Potential for Dehydration to Impact the Athlete Biological Passport / Kirsten E. Coffman, Katherine M. Mitchell, Roy M. Salgado, Geoffrey D. Miller, Robert W. Kenefick, Samuel N. Cheuvront. - (Drug Testing and Analysis (2020) 20 April).
- PMID: 32311833.
- DOI: 10.1002/dta.2811
Purpose: In order to inform the Athlete Biological Passport (ABP), this study determined whether the elevation in hemoglobin (Hb) following intracellular or extracellular dehydration would trigger an atypical passport finding (ATPF).
Methods: Seven male and three female volunteers (age: 23±4y; height: 170±8cm; body mass: 78±12kg) were carefully euhydrated (EUH) to determine baseline Hb levels. Volunteers then completed both an exercise-induced sweating dehydration (SW) protocol and a diuretic-induced dehydration (DI) protocol. Dehydration was assessed via body mass changes and Hb was measured via bench-top automated hematology analyzer. Using the ABP module, the expected baseline range for each individual was determined using EUH trials, and the impact of each dehydration protocol was then assessed in comparison to these thresholds.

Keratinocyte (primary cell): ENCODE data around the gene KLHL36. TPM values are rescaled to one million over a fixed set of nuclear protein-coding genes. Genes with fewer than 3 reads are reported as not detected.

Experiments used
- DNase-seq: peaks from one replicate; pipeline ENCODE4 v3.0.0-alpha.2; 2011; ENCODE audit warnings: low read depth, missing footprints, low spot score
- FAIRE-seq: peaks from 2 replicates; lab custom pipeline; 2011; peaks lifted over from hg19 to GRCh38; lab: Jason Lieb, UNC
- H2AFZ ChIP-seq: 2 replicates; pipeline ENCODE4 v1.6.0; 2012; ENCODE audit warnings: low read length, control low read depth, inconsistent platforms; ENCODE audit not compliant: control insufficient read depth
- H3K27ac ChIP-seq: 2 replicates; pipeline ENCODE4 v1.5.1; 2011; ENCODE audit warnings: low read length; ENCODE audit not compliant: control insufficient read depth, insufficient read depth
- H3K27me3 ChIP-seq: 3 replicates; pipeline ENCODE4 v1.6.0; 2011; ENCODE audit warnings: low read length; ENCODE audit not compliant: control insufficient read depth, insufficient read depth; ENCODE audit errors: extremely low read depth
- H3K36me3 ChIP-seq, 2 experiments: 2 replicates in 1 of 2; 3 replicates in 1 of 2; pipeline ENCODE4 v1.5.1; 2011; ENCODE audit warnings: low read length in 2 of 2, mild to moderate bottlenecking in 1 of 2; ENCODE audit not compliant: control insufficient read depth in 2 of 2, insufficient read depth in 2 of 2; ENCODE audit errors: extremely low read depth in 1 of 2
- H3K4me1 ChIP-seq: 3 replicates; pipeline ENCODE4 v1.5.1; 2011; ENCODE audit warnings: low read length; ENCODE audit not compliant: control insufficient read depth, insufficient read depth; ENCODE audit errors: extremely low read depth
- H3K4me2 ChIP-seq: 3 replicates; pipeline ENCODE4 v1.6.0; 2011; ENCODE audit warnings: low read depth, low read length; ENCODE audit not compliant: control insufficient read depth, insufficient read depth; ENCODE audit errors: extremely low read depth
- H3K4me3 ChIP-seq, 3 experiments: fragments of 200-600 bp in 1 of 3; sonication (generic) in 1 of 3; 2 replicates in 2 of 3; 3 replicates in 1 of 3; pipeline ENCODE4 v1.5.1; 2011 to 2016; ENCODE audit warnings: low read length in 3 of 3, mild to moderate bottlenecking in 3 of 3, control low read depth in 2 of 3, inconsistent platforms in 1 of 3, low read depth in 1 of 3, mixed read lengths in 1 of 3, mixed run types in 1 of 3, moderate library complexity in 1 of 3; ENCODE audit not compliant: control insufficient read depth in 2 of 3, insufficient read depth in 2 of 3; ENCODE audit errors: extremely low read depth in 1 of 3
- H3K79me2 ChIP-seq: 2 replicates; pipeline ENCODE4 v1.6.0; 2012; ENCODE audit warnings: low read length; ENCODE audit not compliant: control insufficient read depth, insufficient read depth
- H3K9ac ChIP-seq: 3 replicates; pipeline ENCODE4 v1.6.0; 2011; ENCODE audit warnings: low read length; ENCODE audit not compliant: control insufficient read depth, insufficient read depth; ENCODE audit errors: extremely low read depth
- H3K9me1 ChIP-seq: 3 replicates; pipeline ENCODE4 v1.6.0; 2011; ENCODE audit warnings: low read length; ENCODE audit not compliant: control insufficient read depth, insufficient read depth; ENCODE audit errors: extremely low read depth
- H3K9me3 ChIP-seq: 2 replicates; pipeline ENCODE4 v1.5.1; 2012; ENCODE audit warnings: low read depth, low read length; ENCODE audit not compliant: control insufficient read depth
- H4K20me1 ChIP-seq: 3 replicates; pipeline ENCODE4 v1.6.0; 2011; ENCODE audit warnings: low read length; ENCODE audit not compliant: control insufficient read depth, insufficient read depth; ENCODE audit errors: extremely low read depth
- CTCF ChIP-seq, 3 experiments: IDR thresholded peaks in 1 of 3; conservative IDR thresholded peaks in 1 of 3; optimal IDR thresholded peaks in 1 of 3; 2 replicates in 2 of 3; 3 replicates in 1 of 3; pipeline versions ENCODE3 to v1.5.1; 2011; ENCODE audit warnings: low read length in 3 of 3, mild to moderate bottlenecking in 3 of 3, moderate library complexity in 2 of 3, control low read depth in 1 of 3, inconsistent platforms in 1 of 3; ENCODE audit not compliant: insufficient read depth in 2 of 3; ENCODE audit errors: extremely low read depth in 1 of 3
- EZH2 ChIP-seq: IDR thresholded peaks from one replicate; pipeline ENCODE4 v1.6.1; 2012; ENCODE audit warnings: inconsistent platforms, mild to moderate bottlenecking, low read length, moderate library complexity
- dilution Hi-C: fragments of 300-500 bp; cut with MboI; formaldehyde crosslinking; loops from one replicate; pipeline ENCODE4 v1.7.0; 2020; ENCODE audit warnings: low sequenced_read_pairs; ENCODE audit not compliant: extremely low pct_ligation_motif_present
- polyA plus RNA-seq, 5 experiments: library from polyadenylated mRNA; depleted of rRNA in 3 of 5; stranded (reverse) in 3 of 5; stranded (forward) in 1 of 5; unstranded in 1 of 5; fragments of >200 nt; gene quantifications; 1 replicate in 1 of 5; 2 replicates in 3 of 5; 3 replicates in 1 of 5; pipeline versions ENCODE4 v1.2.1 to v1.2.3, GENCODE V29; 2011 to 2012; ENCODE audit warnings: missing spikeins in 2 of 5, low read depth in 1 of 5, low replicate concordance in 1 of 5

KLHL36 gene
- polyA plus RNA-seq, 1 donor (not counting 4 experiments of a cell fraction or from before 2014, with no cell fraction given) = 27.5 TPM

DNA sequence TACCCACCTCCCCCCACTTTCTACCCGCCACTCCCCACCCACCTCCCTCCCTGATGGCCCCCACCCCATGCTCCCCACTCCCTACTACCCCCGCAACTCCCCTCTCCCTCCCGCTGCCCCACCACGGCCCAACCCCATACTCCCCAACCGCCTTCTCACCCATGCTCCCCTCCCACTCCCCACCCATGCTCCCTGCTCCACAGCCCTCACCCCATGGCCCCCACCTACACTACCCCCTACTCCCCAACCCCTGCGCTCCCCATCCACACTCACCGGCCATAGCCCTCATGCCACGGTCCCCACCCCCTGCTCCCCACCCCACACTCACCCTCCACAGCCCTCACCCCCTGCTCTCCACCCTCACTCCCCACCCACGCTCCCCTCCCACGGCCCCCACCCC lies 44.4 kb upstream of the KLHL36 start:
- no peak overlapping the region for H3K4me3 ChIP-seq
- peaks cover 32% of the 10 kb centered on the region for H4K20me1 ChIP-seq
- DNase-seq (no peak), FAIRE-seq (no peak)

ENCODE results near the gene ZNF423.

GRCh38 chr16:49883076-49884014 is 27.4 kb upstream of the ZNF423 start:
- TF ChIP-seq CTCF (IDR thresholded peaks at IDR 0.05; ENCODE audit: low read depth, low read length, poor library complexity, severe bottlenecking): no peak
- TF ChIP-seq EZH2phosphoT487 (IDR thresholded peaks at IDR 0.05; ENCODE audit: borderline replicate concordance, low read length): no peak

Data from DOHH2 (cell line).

Results: Volunteers lost on average 3.1% and 3.7% body mass in the SW and DI trials, respectively. While only one subject exceeded the upper threshold following DI dehydration, six additional subjects demonstrated highly unusual ABP profiles; this was not the case for SW.
Conclusion: Sweating is not a feasible explanation for elevated Hb during ABP testing; however, recent illness such as secretory diarrhea, which is mimicked by diuretic administration, may be capable of producing elevated Hb in athletes' biological passports.